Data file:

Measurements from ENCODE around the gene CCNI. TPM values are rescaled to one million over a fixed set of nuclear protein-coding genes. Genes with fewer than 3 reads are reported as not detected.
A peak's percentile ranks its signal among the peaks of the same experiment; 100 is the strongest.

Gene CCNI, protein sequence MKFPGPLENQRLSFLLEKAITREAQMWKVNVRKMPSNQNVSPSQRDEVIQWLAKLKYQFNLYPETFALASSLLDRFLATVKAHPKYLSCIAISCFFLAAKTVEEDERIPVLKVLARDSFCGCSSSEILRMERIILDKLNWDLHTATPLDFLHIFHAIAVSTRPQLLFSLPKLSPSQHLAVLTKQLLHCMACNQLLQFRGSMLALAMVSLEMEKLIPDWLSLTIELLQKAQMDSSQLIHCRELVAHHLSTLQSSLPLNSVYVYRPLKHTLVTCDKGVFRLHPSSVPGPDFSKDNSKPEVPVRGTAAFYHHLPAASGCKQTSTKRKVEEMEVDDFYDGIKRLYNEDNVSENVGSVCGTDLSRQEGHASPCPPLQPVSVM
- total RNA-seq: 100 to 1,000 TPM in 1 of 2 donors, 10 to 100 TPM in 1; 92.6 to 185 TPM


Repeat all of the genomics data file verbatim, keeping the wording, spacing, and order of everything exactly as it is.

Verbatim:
Measurements from ENCODE around the gene CCNI. TPM values are rescaled to one million over a fixed set of nuclear protein-coding genes. Genes with fewer than 3 reads are reported as not detected.
A peak's percentile ranks its signal among the peaks of the same experiment; 100 is the strongest.

Gene CCNI, protein sequence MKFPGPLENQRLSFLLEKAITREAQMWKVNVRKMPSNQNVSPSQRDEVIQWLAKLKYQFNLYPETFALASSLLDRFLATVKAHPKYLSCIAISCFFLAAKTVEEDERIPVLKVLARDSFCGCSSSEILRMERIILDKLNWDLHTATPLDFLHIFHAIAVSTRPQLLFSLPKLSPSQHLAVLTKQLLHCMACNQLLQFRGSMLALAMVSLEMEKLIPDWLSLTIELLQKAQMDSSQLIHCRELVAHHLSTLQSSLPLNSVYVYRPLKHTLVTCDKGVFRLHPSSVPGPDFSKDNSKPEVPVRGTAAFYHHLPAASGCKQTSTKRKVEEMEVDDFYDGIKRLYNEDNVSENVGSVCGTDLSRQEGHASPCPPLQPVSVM
- total RNA-seq: 100 to 1,000 TPM in 1 of 2 donors, 10 to 100 TPM in 1; 92.6 to 185 TPM